By make and model
Mercedes-Benz's 2017 C-Class Cabriolet debuts here at the Geneva Motor Show.
The 2017 Mercedes-Benz Cabriolet will slot between the SLC Roadster and the E-Class Cabriolet.
With a clean, rounded rear deck, the C-Class Roadster looks like it was always designed to take its top off.
If anything, the handsome C-Class Cabriolet's lines are too similar to those of other Mercedes convertibles.
The Mercedes-Benz C-Class Cabriolet's schnoz should be familiar to anyone with a C-Class sedan.
Mercedes has not yet said how much trunk space the E-Class Cabriolet has.
Eyeliner-style daytime running lamps give the C-Class some contemporary flair.
The Cabriolet inherits the C-Class sedan's poshest-in-class cabin.
Two-tone leather with contrast stitching will doubtlessly be a cost option.
This particular example is shod with 19-inch Continental rubber.
Door-mounted side mirrors help aerodynamics, giving the C-Cabriolet a class-leading coefficient of drag of just 0.28.
Mercedes' well-known 4Matic all-wheel drive and available Airscarf and Aircap should help the C-Class Cabriolet's all-weather abilities.
We've already seen the C-Class Coupe. Now it's time to take a look at the C-Class Cabriolet.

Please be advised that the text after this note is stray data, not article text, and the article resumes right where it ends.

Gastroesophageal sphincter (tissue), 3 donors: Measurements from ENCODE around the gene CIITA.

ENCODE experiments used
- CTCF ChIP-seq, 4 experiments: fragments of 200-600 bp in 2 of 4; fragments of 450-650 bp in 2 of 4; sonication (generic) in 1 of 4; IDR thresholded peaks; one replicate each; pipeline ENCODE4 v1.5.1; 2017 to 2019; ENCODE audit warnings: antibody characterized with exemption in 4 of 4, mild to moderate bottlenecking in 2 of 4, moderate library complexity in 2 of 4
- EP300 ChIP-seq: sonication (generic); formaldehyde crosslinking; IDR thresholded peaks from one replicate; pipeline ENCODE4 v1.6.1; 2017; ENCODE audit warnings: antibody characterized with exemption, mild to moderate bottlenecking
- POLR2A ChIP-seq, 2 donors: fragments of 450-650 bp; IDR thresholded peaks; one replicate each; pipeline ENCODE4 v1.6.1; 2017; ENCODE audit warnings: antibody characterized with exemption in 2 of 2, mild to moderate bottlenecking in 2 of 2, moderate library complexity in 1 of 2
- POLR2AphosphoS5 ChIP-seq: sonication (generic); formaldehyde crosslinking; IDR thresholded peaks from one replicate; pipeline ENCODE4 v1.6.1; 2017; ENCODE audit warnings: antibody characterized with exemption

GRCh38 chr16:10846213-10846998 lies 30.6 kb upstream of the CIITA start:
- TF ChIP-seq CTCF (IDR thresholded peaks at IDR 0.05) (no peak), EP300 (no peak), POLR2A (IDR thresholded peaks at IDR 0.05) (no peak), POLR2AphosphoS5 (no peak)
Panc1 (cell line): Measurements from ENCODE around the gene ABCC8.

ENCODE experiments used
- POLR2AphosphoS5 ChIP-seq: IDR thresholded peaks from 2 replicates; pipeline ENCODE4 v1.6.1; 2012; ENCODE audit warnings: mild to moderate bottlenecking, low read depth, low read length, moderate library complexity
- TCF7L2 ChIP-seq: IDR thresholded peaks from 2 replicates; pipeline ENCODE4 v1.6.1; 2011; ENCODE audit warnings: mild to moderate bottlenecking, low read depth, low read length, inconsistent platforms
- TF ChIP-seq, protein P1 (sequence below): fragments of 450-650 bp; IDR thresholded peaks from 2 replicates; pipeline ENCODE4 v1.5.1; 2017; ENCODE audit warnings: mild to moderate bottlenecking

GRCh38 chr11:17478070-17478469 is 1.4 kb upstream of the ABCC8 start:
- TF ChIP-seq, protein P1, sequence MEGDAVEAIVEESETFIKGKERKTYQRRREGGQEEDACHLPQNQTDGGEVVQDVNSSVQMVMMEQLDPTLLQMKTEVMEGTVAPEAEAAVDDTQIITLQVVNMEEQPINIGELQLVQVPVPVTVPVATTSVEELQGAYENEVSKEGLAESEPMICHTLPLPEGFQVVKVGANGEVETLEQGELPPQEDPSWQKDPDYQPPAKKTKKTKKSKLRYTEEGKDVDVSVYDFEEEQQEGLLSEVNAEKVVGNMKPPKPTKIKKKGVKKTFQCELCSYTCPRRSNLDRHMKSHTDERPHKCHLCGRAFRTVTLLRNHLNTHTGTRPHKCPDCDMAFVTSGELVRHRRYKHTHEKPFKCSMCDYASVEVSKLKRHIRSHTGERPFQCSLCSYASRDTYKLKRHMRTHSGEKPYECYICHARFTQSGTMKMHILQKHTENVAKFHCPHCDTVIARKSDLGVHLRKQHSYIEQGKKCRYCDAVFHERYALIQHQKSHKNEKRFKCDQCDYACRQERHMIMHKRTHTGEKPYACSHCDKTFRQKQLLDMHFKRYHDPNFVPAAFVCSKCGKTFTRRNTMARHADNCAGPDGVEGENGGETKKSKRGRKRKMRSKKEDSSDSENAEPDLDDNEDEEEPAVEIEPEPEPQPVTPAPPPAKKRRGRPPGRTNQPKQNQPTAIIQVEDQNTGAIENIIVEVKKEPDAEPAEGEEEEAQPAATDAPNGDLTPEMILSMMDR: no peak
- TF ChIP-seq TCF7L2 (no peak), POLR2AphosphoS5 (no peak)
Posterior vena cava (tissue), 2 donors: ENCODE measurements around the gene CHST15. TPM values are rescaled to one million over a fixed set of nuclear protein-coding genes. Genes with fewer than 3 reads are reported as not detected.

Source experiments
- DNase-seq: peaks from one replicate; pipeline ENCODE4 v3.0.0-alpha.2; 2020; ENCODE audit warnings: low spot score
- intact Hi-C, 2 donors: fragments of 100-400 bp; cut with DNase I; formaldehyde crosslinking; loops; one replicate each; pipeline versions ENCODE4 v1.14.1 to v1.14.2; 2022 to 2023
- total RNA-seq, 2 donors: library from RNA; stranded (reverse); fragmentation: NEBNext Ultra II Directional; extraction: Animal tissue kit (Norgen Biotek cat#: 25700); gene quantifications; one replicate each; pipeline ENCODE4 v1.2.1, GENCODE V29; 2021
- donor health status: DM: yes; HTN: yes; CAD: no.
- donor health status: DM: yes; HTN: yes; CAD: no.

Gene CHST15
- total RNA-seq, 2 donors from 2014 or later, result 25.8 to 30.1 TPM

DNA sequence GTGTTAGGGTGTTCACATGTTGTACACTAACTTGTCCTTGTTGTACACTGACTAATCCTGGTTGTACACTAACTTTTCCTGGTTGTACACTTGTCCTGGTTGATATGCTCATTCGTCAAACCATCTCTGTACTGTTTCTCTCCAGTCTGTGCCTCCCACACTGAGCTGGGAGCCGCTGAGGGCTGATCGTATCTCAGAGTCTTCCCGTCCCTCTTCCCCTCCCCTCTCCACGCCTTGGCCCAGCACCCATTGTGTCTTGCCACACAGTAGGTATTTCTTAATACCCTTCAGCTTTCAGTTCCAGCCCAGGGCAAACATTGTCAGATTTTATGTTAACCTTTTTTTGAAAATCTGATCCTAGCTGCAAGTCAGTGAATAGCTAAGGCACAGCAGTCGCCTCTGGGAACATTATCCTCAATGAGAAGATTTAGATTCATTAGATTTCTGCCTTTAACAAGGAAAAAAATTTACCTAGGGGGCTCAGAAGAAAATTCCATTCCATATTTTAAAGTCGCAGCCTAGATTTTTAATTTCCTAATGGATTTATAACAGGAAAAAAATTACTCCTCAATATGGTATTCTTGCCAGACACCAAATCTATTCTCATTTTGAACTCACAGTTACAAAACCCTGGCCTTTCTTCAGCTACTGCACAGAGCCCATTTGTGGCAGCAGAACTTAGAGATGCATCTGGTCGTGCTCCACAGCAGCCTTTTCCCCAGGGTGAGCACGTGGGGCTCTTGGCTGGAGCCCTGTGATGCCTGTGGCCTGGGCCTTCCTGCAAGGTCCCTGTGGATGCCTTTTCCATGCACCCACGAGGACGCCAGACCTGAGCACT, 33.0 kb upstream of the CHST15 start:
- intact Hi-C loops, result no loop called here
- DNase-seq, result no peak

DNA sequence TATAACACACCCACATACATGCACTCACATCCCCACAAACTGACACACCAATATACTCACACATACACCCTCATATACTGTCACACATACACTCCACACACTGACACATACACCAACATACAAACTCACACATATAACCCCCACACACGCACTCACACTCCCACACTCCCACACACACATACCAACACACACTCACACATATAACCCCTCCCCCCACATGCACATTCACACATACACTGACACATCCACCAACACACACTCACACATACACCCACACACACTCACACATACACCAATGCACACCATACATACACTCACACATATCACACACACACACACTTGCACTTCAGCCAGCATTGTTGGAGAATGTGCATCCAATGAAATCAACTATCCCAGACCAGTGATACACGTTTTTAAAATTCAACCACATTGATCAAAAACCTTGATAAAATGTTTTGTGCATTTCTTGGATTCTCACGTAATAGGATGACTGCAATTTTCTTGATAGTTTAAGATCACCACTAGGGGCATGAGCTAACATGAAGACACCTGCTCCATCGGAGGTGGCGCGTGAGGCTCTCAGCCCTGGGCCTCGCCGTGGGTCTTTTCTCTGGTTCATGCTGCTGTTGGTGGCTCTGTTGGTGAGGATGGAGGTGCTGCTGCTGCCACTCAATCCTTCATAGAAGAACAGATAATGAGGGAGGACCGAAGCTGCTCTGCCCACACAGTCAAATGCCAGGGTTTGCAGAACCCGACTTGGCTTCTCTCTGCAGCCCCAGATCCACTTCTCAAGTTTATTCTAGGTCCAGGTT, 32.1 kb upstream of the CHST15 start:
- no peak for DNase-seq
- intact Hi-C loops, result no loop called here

The drop-top is physically similar to the coupe, although the roof is 0.2 inches taller. Every other dimension is the same.
Just like the coupe, the convertible rides 0.6 inches lower to the ground than the sedan.
The convertible's soft top is an electronic affair, taking 20 seconds to open or close at speeds up to 31 mph.
All C-Class Cabriolets come standard with Airscarf, which puts HVAC vents in the headrest to keep your neck toasty warm.
The HVAC system itself is set to operate differently depending on whether the top is open or closed.
The C300 Cabriolet gets its power from a 2.0-liter, 241-horsepower, four-cylinder engine.
Its nine-speed transmission will send power to either the rear or all four wheels -- buyer's choice.
If you like shiny things, you'll be happy to know that the C-Class Cabriolet comes standard with LED headlights.
Air suspension is optional equipment for the C300, but not for the C43.
Inside, there aren't many changes when compared with the coupe.
The rear seats feature a 50:50 fold-down split when you need just a little extra cargo space.
If the C300 isn't agile enough for you, perhaps the Mercedes-AMG C43 Cabriolet is a bit more up your alley.
Under the hood of the C43 Cabriolet, you'll find a 3.0-liter, 362-horsepower, six-cylinder engine. It's also mated to a nine-speed automatic.
Unlike the C300, the C43 is available with all-wheel drive only.
It also ditches the softer suspensions in favor of a sportier tune for livelier handling.
Stylistic differences on the C43 include more aggressive body panels, larger brakes, different wheels, a "diamond"-style front grille, and plenty of unique interior appointments.
The C43 features three adjustable modes in the suspension and five in the transmission.
If, for some reason, efficiency is a prime concern, you'll be happy to know that the C43's V-6 packs stop-start technology.
When the car is in Eco mode, releasing the gas pedal between 37 and 99 mph decouples the engine from the powertrain for increased efficiency.
The C300 Cabriolet goes on sale in the US in late summer. The C43 Cabriolet arrives in the fall.